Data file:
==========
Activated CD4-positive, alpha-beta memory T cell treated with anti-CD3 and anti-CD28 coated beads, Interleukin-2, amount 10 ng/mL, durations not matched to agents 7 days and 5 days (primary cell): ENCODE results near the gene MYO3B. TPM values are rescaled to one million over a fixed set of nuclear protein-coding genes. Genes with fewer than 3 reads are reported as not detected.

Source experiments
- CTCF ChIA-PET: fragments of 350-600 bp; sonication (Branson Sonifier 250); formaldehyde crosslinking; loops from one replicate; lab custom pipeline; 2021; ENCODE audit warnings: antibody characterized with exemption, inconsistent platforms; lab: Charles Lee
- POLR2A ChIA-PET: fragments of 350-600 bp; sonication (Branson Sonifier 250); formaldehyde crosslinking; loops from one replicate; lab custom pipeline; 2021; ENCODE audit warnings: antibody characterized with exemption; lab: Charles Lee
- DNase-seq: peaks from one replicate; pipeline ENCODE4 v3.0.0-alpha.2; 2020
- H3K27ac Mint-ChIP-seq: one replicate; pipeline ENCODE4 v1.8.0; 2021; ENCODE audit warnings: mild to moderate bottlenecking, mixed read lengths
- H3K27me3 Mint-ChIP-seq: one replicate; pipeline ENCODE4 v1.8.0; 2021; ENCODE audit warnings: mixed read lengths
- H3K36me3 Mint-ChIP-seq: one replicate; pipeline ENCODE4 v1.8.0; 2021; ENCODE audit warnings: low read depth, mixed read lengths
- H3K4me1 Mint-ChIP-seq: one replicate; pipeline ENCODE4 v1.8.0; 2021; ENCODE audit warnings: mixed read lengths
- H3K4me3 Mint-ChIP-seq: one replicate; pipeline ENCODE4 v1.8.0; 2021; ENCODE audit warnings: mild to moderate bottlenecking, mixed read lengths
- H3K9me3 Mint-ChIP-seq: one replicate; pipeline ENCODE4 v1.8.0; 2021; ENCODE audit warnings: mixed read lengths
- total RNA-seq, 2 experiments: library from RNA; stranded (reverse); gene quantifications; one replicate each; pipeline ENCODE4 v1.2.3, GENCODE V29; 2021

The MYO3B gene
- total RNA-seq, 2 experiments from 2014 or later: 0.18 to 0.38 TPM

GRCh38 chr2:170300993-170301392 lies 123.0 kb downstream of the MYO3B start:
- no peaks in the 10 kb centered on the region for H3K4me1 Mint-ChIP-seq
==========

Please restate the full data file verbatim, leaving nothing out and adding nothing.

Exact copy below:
Activated CD4-positive, alpha-beta memory T cell treated with anti-CD3 and anti-CD28 coated beads, Interleukin-2, amount 10 ng/mL, durations not matched to agents 7 days and 5 days (primary cell): ENCODE results near the gene MYO3B. TPM values are rescaled to one million over a fixed set of nuclear protein-coding genes. Genes with fewer than 3 reads are reported as not detected.

Source experiments
- CTCF ChIA-PET: fragments of 350-600 bp; sonication (Branson Sonifier 250); formaldehyde crosslinking; loops from one replicate; lab custom pipeline; 2021; ENCODE audit warnings: antibody characterized with exemption, inconsistent platforms; lab: Charles Lee
- POLR2A ChIA-PET: fragments of 350-600 bp; sonication (Branson Sonifier 250); formaldehyde crosslinking; loops from one replicate; lab custom pipeline; 2021; ENCODE audit warnings: antibody characterized with exemption; lab: Charles Lee
- DNase-seq: peaks from one replicate; pipeline ENCODE4 v3.0.0-alpha.2; 2020
- H3K27ac Mint-ChIP-seq: one replicate; pipeline ENCODE4 v1.8.0; 2021; ENCODE audit warnings: mild to moderate bottlenecking, mixed read lengths
- H3K27me3 Mint-ChIP-seq: one replicate; pipeline ENCODE4 v1.8.0; 2021; ENCODE audit warnings: mixed read lengths
- H3K36me3 Mint-ChIP-seq: one replicate; pipeline ENCODE4 v1.8.0; 2021; ENCODE audit warnings: low read depth, mixed read lengths
- H3K4me1 Mint-ChIP-seq: one replicate; pipeline ENCODE4 v1.8.0; 2021; ENCODE audit warnings: mixed read lengths
- H3K4me3 Mint-ChIP-seq: one replicate; pipeline ENCODE4 v1.8.0; 2021; ENCODE audit warnings: mild to moderate bottlenecking, mixed read lengths
- H3K9me3 Mint-ChIP-seq: one replicate; pipeline ENCODE4 v1.8.0; 2021; ENCODE audit warnings: mixed read lengths
- total RNA-seq, 2 experiments: library from RNA; stranded (reverse); gene quantifications; one replicate each; pipeline ENCODE4 v1.2.3, GENCODE V29; 2021

The MYO3B gene
- total RNA-seq, 2 experiments from 2014 or later: 0.18 to 0.38 TPM

GRCh38 chr2:170300993-170301392 lies 123.0 kb downstream of the MYO3B start:
- no peaks in the 10 kb centered on the region for H3K4me1 Mint-ChIP-seq